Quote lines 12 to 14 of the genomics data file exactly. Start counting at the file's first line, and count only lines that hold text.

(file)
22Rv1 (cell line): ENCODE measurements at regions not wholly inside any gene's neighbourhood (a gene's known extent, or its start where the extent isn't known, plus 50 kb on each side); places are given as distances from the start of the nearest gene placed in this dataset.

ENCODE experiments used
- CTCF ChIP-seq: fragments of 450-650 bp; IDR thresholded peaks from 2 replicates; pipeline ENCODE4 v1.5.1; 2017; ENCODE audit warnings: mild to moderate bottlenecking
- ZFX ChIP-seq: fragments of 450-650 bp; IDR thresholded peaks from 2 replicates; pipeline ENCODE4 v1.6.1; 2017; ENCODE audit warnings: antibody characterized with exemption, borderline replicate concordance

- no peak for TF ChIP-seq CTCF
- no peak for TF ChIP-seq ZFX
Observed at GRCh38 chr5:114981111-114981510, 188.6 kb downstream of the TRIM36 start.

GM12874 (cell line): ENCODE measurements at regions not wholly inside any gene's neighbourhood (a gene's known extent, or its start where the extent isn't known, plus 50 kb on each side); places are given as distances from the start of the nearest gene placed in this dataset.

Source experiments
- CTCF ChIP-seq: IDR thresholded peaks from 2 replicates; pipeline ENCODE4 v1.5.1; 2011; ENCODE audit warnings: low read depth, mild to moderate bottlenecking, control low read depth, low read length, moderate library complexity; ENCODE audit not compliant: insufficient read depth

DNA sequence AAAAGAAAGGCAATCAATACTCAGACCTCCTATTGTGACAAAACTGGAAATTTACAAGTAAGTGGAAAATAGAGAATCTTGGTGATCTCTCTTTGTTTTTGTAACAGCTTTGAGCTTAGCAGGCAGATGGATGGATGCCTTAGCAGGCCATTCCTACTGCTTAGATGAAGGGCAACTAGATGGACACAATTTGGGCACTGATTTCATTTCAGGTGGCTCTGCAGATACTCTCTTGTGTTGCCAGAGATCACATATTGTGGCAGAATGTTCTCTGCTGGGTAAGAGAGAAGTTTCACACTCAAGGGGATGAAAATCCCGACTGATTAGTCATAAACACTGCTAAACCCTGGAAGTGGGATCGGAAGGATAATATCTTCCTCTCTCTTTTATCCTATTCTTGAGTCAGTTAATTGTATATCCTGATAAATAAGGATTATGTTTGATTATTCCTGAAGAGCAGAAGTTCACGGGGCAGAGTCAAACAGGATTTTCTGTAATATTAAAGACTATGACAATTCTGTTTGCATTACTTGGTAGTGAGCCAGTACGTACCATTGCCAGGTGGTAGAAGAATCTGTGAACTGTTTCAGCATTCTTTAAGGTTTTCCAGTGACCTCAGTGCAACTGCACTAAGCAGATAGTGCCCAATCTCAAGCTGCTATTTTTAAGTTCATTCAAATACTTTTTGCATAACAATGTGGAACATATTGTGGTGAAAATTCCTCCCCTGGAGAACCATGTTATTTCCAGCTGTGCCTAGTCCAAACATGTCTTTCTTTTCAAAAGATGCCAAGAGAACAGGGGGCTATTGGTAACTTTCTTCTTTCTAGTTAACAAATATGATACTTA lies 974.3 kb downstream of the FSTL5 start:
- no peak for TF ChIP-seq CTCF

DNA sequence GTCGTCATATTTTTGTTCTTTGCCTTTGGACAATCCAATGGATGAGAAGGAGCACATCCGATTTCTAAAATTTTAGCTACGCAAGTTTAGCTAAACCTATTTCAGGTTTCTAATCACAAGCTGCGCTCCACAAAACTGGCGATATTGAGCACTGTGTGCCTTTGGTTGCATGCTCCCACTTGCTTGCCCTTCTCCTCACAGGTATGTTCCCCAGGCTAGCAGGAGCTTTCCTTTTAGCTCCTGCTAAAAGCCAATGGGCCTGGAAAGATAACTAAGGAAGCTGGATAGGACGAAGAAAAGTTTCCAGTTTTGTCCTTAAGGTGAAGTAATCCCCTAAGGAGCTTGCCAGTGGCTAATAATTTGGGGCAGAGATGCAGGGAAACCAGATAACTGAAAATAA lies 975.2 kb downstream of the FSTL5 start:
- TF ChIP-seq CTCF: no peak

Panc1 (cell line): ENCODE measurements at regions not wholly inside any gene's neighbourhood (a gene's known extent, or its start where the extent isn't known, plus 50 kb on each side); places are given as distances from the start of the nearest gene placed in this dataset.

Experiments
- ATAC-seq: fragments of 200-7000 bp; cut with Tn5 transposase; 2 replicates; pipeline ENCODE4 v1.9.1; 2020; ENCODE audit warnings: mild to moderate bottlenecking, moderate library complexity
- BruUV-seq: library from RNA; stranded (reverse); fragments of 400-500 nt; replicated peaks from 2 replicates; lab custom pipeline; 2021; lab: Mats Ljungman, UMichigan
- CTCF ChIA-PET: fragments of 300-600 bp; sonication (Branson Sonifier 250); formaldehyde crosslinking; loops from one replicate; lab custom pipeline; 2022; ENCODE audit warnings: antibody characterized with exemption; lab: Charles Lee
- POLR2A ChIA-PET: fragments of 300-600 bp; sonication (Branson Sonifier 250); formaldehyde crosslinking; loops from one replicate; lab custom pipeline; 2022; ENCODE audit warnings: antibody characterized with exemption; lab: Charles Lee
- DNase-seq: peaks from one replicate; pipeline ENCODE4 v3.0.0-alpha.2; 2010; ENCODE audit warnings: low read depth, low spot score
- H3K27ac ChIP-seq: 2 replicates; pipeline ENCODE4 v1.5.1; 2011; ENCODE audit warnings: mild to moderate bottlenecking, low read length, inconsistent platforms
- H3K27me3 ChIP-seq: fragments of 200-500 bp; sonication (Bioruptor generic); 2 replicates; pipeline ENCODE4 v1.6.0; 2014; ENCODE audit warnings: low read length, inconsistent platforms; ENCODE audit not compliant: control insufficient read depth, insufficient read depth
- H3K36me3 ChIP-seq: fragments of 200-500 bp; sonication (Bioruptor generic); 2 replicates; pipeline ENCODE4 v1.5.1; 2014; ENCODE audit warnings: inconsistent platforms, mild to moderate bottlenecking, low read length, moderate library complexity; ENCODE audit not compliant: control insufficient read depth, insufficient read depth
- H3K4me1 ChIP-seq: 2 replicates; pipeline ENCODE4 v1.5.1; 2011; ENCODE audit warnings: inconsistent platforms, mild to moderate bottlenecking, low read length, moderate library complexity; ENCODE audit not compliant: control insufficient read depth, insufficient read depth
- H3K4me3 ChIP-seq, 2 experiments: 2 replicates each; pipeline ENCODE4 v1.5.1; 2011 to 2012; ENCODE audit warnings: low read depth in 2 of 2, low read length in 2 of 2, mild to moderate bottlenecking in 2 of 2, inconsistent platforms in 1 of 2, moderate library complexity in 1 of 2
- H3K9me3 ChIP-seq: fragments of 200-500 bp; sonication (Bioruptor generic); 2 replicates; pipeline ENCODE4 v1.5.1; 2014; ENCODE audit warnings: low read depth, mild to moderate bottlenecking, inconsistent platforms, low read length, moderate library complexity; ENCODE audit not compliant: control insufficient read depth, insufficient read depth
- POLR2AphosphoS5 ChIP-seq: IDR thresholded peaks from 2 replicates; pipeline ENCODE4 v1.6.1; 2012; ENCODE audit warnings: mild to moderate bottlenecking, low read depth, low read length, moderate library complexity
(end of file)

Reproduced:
- no peak for TF ChIP-seq CTCF

DNA sequence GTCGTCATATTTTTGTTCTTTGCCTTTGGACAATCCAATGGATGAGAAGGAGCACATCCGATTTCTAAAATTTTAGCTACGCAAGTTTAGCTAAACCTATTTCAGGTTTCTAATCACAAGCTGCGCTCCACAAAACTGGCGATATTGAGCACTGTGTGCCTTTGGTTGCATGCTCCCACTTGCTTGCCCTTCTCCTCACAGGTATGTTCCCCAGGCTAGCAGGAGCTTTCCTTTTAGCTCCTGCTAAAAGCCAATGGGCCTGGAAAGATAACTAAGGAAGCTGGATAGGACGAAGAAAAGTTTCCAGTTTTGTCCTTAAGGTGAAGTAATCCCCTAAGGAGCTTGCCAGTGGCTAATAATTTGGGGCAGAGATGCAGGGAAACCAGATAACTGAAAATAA lies 975.2 kb downstream of the FSTL5 start:
- TF ChIP-seq CTCF: no peak